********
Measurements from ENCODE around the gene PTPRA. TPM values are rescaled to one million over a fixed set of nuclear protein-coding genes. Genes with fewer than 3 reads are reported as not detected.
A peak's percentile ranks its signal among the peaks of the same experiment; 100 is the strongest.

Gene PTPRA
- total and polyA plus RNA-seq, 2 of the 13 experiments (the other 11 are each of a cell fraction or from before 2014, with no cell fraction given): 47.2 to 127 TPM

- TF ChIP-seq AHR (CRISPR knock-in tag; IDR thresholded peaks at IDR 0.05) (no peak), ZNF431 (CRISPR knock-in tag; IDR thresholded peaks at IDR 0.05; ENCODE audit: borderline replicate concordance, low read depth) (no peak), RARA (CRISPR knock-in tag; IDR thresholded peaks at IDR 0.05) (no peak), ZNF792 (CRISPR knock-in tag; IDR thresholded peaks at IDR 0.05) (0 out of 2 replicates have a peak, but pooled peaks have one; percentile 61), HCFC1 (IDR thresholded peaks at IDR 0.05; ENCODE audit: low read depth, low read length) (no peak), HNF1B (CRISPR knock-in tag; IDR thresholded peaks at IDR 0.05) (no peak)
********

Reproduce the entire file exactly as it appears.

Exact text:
Measurements from ENCODE around the gene PTPRA. TPM values are rescaled to one million over a fixed set of nuclear protein-coding genes. Genes with fewer than 3 reads are reported as not detected.
A peak's percentile ranks its signal among the peaks of the same experiment; 100 is the strongest.

Gene PTPRA
- total and polyA plus RNA-seq, 2 of the 13 experiments (the other 11 are each of a cell fraction or from before 2014, with no cell fraction given): 47.2 to 127 TPM

- TF ChIP-seq AHR (CRISPR knock-in tag; IDR thresholded peaks at IDR 0.05) (no peak), ZNF431 (CRISPR knock-in tag; IDR thresholded peaks at IDR 0.05; ENCODE audit: borderline replicate concordance, low read depth) (no peak), RARA (CRISPR knock-in tag; IDR thresholded peaks at IDR 0.05) (no peak), ZNF792 (CRISPR knock-in tag; IDR thresholded peaks at IDR 0.05) (0 out of 2 replicates have a peak, but pooled peaks have one; percentile 61), HCFC1 (IDR thresholded peaks at IDR 0.05; ENCODE audit: low read depth, low read length) (no peak), HNF1B (CRISPR knock-in tag; IDR thresholded peaks at IDR 0.05) (no peak)